arrow-right cart chevron-down chevron-left chevron-right chevron-up close menu minus play plus search share user email pinterest facebook instagram snapchat tumblr twitter vimeo youtube subscribe dogecoin dwolla forbrugsforeningen litecoin amazon_payments american_express bitcoin cirrus discover fancy interac jcb master paypal stripe visa diners_club dankort maestro trash

Spots, Sights and Sounds

Dealey Plaza National Historic Landmark District is smaller than you think, great with Sixth Floor Museum

Dealey Plaza National Historic Landmark District is smaller than you think, great with Sixth Floor Museum

by Christian Michael

May 25, 2016


Garrett and I visited the plaza after going through the Sixth Floor Museum in the old Texas Book repository. Alone, this would probably be a very boring sight to see, but coupled with the museum made for a nice addendum. The plaza is actually much smaller than you might think compared to the videos on TV, and you'll probably spend more time trying to avoid the conspiracy hawker selling videos and newspaper clippings just off the grassy knoll than the actual rest of the exhibit, but if you like conspiracy conversations, you'd probably love it.

They didn't modify the plaza much, and if you drove through it, you might not even realize it's the same place they shot JFK unless you were looking for it. There are two X's in the road where the assassin's shots hit the late president and a few idiots knelt down in the street to pose with their peace signs and grins. I'm not even a fan of JFK and it just felt juvenile. Good thing was there didn't seem many doing that in our short trip there.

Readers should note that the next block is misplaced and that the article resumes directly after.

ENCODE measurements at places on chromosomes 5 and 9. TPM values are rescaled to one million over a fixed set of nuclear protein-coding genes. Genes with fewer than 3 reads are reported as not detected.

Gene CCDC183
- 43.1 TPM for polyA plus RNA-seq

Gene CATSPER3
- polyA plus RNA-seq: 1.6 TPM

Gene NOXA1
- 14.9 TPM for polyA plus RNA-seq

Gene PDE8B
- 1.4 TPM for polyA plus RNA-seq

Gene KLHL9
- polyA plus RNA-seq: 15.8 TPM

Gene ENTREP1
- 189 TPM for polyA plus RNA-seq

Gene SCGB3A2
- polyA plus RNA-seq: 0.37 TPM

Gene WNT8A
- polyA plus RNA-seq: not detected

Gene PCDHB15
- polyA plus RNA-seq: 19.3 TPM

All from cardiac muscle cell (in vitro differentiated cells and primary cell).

It was an interesting stop -- more so probably if you were old enough to remember it happening, which I'm not -- and worth the visit. It's a sure reminder how truly fragile the systems of power in this country really are.

The museum at the old book repository in downtown Dallas is a great capture of the history and debate surrounding the assassination of President John F. Kennedy. No photos are allowed in the exhibit, itself, but there is a broad range of materials addressing the president's personal history, the culture in which he grew up and which faced him in office, the visit to Dallas, the assassination, recovery and conspiracy surrounding the event. 

With informative panels and an audio-guided walkthrough, it's very in-depth and even offers the conspiracy side of the debate, though there's a gentleman sitting in Dealey Plaza selling the "real story" materials that go more in-depth to the conspiracy than the museum did. As far as I know, there is no video of the actual headshot playing in the museum, which, while I understand can be disturbing, there are enough other materials that make you wonder why they left that out and the others in.

Overall it was a great experience, definitely one worth seeing while in the area.

0 comments


Leave a comment

Please note, comments must be approved before they are published

Shopping Cart